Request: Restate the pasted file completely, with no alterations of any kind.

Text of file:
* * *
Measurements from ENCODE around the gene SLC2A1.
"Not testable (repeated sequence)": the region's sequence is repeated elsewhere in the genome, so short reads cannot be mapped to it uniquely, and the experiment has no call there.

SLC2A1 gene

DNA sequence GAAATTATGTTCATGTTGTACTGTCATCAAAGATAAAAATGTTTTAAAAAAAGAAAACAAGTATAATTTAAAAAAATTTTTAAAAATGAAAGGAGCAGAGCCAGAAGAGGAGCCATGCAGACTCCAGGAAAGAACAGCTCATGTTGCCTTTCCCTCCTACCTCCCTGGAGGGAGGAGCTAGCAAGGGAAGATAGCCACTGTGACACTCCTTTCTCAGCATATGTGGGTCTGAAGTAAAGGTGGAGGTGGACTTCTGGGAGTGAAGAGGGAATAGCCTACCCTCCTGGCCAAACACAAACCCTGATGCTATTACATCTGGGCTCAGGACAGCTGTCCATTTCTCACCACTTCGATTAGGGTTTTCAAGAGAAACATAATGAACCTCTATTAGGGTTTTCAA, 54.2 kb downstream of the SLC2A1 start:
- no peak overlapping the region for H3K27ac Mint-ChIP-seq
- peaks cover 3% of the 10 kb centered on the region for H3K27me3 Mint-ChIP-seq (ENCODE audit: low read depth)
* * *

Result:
Measurements from ENCODE around the gene SLC2A1.
"Not testable (repeated sequence)": the region's sequence is repeated elsewhere in the genome, so short reads cannot be mapped to it uniquely, and the experiment has no call there.

SLC2A1 gene

DNA sequence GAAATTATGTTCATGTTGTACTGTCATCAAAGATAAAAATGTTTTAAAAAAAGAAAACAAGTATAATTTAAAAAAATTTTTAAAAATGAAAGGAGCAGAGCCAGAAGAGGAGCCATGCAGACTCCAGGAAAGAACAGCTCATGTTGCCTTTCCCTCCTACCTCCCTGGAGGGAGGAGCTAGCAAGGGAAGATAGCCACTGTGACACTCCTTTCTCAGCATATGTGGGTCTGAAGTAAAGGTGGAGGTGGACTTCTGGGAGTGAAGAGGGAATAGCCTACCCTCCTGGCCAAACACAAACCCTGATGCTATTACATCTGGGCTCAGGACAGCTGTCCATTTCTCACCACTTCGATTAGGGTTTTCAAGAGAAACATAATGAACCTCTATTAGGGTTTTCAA, 54.2 kb downstream of the SLC2A1 start:
- no peak overlapping the region for H3K27ac Mint-ChIP-seq
- peaks cover 3% of the 10 kb centered on the region for H3K27me3 Mint-ChIP-seq (ENCODE audit: low read depth)